If a teacher candidate receives a placement where one of these scenarios is present, they are required to inform the Clinical Coordinator as soon as they are aware of such a conflict. Any exceptions to this policy may be made by the Clinical Coordinator on a case-by-case basis. A candidate who fails to report a conflict of interest at a placement will be removed from the placement once the conflict becomes known, which may result in a delay of continuance in the teacher education program.
What if I don’t have a car?
Teacher Candidates are responsible for securing their own transportation to and from all clinical placements. If you receive a placement that presents an unsurmountable hardship, you must meet with the Clinical Coordinator and present supporting documentation of this hardship if requesting a change in placement. Final decisions on all clinical placements are made by the Clinical Coordinator. Turning down a clinical placement may result in a delay of continuance in the teacher education program.
What should I wear to my placement?
Professional attire should match the dress code of the school. Trousers/slacks, khaki pants, skirts that hit at or just above the knee, close-toed shoes, button-down shirts or polo shirts, or business casual shirts or blouses are all considered appropriate attire for a clinical placement. Items such as shorts, flip-flops, sweatpants or sweatshirts, clothing with stains, rips, or tears, or any clothing with political slogans or inappropriate or offensive language are never permitted in a clinical placement. Candidates who would like support in obtaining professional clothing should contact the Advising and Career Center.
When do I have to do a criminal background check?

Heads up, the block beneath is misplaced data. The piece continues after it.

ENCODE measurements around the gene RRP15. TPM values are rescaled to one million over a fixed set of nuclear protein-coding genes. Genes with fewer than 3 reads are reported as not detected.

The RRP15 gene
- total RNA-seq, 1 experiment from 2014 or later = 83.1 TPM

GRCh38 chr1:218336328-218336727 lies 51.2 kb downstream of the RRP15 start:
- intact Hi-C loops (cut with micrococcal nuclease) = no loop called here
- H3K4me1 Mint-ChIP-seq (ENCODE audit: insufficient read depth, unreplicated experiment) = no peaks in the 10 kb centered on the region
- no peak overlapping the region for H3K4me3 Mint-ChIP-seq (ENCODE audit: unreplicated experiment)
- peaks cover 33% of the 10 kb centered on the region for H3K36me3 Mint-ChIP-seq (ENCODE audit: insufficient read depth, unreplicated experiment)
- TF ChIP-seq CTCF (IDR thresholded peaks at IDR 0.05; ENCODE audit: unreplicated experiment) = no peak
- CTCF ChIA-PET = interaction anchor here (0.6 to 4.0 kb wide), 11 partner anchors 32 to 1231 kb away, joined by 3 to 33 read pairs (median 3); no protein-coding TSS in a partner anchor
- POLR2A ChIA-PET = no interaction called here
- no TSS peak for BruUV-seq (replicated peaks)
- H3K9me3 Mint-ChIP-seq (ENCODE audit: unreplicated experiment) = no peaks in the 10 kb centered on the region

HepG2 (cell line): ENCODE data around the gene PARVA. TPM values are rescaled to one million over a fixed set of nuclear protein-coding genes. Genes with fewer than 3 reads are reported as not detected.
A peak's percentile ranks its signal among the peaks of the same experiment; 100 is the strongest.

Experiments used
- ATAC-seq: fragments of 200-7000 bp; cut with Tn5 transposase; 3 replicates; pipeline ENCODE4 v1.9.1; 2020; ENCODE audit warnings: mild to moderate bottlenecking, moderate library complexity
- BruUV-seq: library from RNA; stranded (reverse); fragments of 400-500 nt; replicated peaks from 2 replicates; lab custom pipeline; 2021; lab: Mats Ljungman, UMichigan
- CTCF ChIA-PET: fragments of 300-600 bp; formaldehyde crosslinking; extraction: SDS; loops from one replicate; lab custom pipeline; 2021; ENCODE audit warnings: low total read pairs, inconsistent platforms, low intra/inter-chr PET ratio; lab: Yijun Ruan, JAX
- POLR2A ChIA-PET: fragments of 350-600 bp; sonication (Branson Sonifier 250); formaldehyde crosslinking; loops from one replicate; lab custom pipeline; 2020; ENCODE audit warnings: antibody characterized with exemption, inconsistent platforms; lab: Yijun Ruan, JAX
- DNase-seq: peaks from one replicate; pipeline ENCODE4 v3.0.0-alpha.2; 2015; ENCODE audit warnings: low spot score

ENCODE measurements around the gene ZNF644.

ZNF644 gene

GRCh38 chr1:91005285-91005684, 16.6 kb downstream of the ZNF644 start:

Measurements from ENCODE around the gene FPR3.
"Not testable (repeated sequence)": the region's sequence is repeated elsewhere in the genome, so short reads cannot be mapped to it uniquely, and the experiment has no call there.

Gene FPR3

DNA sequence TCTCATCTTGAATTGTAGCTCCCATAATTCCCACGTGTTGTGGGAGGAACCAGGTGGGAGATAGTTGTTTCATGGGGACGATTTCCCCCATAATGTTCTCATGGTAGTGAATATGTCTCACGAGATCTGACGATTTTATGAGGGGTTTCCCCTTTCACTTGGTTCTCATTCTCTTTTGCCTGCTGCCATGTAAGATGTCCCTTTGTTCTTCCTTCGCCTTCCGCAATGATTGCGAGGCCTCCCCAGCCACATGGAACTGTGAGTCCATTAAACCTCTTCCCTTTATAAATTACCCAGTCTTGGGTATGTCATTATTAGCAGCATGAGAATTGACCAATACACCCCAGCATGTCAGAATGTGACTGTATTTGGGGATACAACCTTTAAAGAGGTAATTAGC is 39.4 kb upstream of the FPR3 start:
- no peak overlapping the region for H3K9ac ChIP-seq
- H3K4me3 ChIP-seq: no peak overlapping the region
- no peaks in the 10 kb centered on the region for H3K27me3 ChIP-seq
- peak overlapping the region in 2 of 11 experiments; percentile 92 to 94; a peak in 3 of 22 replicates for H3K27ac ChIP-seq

The educator preparation program requires all teacher candidates pass a criminal background check (CBC) prior to beginning their first clinical field experience in a school or community setting. Teacher candidates will not be given their placement assignments without a valid criminal background check. Teacher candidates are responsible for all fees related to the CBC. Criminal background checks are valid for two years and must remain current through the entire duration of each clinical placement and Residency.
When do I have to complete a Self-Reporting Statement?
Teacher candidates are required to submit a Self-Reporting Statement each semester when they are participating in a clinical field experience. If any changes to the candidate’s criminal background status occur during a semester, the candidate must inform the Clinical Coordinator immediately. The forms will be distributed in the clinical seminar courses.
Teacher candidates completing the Self-Reporting Statement must answer all questions truthfully and honestly. Falsification, omission, or misrepresentation on either of the forms may result in denial of admission to the program and/or Residency, dismissal from the program, or other disciplinary actions.
What do I do in my clinical placement?
Teacher Candidates will be teaching in collaboration with their mentor teacher utilizing the various co-teaching strategies. In their clinical placement candidates will be providing classroom instruction using a variety of formats (one on one; small group; whole group, etc). Each clinical placement is unique and provides the Teacher Candidate a firsthand experience as to what it is like to be a professional educator.